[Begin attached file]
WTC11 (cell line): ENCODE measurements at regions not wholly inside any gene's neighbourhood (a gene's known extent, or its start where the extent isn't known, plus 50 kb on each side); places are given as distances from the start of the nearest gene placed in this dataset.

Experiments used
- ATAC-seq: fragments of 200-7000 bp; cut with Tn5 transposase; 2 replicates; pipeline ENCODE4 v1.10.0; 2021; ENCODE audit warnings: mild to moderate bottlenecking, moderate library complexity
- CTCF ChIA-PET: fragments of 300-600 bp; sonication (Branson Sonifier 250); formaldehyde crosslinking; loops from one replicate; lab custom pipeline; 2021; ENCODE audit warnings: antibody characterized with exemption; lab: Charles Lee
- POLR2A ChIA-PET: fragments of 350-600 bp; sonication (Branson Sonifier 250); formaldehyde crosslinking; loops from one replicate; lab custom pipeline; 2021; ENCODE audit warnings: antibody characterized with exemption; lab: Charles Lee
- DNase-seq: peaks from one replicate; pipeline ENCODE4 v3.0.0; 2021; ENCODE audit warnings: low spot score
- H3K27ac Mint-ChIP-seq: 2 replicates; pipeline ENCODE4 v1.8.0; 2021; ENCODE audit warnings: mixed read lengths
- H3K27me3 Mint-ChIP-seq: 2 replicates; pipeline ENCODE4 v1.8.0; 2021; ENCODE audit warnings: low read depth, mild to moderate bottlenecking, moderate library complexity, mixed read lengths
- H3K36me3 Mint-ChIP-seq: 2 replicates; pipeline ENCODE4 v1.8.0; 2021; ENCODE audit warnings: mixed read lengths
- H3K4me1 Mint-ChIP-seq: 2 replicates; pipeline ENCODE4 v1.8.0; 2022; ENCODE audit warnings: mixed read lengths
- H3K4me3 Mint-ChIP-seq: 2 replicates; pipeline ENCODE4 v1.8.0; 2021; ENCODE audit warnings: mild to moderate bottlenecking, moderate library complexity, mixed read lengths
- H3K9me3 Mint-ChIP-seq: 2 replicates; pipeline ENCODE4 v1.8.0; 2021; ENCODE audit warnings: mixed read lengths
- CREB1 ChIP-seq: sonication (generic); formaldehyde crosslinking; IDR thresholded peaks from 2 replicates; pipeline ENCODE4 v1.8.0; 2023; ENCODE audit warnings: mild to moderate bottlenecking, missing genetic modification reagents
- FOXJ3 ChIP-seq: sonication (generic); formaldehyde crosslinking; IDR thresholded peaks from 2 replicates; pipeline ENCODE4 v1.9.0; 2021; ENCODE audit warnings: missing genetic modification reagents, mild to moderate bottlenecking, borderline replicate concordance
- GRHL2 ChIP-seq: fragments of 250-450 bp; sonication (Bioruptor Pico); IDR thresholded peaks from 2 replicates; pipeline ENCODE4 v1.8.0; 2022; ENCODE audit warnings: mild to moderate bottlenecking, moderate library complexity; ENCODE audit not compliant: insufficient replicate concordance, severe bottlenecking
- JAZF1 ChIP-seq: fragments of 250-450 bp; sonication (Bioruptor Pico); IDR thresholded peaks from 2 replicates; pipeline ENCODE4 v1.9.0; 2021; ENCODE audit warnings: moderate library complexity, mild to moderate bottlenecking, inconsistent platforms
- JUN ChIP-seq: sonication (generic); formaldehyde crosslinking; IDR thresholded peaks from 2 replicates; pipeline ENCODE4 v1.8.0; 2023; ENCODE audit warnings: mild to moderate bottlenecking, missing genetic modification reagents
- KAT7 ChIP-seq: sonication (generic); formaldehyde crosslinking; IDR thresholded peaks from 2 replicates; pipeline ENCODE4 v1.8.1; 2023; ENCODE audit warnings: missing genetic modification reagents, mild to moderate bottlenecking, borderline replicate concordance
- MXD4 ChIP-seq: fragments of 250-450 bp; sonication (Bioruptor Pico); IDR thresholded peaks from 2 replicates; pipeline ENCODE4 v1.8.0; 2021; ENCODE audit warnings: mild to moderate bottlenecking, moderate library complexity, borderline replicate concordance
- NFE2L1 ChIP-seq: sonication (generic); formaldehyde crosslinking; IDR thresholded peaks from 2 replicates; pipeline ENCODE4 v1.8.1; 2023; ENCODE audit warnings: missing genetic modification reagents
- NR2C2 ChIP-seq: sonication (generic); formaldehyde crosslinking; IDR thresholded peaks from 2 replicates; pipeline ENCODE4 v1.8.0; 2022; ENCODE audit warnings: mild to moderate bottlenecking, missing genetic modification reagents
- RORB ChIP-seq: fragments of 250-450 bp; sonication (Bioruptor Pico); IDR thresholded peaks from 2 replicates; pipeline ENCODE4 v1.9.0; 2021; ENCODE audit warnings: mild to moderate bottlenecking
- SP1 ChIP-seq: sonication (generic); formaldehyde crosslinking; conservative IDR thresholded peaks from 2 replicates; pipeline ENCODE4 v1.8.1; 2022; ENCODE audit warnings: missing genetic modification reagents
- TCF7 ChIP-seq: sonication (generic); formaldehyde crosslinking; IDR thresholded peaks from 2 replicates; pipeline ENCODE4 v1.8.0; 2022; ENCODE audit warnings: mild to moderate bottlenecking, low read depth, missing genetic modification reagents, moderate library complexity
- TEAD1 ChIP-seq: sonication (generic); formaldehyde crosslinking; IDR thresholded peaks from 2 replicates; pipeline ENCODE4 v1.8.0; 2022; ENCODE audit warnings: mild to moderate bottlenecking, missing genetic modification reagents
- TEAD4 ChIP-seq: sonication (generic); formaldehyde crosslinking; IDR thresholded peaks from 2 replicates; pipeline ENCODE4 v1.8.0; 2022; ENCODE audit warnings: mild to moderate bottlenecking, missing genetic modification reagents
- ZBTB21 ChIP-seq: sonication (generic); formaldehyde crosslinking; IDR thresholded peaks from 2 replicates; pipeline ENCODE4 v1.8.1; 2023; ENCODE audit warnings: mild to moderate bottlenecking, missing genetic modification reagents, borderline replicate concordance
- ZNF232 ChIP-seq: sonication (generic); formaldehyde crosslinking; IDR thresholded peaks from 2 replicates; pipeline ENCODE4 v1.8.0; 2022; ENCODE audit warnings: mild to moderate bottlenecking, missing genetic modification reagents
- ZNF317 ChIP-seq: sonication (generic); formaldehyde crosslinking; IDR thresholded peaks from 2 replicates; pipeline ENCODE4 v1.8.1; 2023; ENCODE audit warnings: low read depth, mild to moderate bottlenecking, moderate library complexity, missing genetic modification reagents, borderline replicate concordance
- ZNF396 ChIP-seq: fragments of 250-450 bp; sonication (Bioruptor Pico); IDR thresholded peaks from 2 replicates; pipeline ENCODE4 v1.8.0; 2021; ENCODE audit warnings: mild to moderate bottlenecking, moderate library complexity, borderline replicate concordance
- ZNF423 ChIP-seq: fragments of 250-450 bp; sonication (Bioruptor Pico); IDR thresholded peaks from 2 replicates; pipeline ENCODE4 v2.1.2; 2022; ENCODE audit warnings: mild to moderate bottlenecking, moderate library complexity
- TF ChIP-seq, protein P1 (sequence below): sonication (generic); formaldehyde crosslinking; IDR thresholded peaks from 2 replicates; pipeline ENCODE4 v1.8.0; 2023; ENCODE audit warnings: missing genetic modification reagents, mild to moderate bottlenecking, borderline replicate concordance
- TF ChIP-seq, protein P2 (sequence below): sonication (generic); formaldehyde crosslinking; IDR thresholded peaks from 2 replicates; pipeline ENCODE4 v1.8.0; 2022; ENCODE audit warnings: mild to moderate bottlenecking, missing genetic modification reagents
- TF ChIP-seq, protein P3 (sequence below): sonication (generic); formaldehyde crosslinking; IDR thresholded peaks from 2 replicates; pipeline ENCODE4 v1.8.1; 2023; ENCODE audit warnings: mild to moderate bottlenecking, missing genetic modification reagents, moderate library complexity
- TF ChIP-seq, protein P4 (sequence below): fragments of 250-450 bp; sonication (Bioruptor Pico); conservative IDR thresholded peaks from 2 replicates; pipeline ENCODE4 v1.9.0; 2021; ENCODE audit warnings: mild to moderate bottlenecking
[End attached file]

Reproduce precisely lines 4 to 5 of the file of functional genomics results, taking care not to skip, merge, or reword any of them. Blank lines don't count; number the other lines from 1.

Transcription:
- CTCF ChIA-PET: fragments of 300-600 bp; sonication (Branson Sonifier 250); formaldehyde crosslinking; loops from one replicate; lab custom pipeline; 2021; ENCODE audit warnings: antibody characterized with exemption; lab: Charles Lee
- POLR2A ChIA-PET: fragments of 350-600 bp; sonication (Branson Sonifier 250); formaldehyde crosslinking; loops from one replicate; lab custom pipeline; 2021; ENCODE audit warnings: antibody characterized with exemption; lab: Charles Lee